as for having to 'understand' the filmmakers intent in order to enjoy it - that is bullshit

    by Hey_Kobe_Tell_Me_How_My_Ass_Tastes

    i should not need an advanced degree in film making in order to appreciate the movie i am watching. i either like it or not despite the ingenuity put into it's making. i did not as far as the shining was concerned and as for jack having no subtlety, yeah i get he was supposed to be nuts just about the entire movie. but there is starting at 3 nuts and there is starting at 7 nuts, and jack started at 8 and finished at 12

  • my guess is that 90% of the SR lovers are also shining lovers

  • April 19, 2011, 11:24 a.m. CST


    by Samuel Fulmer

    Kubrick does not sympathize with the abusive alcoholic father, King does.

  • April 19, 2011, 11:27 a.m. CST

    Or maybe because

    by Samuel Fulmer

    most people that like The Shinning, weren't old enough to actually see it in theaters when it initially came out in 1980. There are a ton of great films that were panned when they first came out.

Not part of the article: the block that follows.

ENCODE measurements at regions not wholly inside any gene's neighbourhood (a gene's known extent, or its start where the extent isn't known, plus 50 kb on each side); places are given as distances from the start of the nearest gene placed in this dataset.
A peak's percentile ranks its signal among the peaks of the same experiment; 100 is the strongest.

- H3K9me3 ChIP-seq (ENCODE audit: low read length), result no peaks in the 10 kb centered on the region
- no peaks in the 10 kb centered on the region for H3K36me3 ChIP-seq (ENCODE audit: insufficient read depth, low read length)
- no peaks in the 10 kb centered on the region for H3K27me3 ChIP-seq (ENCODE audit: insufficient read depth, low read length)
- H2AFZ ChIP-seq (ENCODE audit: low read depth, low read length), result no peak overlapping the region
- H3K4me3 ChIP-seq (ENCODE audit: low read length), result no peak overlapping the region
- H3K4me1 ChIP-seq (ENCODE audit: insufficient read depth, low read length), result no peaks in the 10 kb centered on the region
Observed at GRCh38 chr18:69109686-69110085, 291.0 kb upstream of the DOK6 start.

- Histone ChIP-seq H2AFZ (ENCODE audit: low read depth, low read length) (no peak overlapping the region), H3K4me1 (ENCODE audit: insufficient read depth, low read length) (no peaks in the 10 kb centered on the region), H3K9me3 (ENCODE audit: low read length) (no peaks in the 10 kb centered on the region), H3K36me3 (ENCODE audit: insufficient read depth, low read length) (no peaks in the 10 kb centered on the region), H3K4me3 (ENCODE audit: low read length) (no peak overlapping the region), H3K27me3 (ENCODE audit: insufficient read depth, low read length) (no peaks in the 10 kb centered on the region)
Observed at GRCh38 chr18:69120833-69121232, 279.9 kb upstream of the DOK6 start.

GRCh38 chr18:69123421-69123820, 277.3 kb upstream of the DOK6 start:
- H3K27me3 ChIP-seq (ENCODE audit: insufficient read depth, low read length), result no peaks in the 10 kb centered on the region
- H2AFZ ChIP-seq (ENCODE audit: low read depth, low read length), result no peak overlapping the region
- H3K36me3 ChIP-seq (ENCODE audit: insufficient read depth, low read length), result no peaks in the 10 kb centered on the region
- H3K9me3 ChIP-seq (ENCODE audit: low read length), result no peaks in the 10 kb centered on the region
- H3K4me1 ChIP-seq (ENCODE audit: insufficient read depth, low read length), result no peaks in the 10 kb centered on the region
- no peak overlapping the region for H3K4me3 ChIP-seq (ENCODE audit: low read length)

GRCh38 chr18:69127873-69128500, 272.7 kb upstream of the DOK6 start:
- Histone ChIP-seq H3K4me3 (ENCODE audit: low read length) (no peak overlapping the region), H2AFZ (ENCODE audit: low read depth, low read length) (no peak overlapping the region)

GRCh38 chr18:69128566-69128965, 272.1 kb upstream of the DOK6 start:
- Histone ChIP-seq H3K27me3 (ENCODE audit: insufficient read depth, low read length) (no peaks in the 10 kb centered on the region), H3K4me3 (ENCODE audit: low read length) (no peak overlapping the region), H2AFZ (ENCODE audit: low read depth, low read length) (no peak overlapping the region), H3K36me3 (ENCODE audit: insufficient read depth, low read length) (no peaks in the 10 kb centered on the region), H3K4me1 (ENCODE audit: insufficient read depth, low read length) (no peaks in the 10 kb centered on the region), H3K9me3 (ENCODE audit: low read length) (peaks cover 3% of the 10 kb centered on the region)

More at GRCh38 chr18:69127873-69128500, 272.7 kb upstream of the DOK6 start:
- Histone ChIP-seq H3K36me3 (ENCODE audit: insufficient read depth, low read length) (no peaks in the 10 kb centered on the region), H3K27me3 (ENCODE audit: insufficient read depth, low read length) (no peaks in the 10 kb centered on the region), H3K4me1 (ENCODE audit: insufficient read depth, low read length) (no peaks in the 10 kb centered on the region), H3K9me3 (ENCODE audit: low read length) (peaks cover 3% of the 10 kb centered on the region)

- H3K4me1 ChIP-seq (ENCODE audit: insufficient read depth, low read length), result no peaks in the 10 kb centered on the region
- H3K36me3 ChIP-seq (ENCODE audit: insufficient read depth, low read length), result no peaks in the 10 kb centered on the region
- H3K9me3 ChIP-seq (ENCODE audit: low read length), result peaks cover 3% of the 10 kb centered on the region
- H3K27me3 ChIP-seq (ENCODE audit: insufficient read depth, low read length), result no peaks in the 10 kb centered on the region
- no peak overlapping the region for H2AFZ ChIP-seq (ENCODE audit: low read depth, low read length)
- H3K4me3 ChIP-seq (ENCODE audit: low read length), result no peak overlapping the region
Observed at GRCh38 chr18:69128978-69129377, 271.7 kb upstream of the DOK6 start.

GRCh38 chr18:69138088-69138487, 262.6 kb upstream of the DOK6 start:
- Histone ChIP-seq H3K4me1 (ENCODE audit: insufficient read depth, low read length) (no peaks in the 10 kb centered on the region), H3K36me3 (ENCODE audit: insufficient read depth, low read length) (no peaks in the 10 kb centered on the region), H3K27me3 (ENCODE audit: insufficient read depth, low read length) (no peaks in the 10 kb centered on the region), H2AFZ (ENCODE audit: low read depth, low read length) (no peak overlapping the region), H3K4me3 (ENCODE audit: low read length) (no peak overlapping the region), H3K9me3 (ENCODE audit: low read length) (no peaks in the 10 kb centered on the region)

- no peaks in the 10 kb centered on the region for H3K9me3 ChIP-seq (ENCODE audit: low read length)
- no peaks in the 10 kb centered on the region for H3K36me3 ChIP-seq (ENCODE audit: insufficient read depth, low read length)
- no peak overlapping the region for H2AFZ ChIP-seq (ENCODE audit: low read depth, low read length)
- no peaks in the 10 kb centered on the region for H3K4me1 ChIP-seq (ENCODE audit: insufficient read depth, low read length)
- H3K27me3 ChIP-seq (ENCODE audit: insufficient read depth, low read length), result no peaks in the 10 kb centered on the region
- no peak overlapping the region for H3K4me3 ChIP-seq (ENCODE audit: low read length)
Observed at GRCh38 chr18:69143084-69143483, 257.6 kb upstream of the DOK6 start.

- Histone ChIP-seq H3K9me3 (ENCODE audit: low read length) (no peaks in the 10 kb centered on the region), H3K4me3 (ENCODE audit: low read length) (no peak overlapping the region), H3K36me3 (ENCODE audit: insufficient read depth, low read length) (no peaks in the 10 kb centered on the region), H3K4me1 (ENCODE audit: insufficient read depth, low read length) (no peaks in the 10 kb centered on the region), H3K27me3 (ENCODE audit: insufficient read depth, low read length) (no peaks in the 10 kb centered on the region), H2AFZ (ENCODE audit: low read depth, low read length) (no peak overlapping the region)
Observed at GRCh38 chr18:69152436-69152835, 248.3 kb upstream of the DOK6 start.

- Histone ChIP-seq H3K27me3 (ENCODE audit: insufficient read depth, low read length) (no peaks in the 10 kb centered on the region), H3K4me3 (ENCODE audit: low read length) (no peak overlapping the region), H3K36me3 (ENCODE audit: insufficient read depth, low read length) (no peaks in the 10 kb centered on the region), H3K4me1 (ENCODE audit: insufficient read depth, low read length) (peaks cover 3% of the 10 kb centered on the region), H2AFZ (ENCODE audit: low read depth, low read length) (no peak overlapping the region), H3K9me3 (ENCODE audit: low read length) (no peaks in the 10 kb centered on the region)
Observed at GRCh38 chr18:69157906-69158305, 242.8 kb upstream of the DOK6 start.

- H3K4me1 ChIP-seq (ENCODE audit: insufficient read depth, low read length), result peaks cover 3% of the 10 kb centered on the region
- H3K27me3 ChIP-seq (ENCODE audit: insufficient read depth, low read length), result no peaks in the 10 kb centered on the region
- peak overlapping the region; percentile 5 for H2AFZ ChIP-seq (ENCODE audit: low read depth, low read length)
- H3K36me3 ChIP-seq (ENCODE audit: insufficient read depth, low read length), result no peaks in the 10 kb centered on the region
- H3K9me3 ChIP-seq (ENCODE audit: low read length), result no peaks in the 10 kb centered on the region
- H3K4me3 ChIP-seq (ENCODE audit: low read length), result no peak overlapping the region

• April 19, 2011, 11:35 a.m. CST

    or maybe it is the lemming effect

    by Hey_Kobe_Tell_Me_How_My_Ass_Tastes

    way too many on this site are swayed by one or two individuals - the geek effect. you must not be a true geek unless you slurp at the altar of ...(insert movie to get your geek cred card which is useless everywhere)

  • April 19, 2011, 11:37 a.m. CST

    Or maybe it's the idiosyncratic hipster effect

    by Samuel Fulmer

    You know, saying you don't like something just because many people seem to.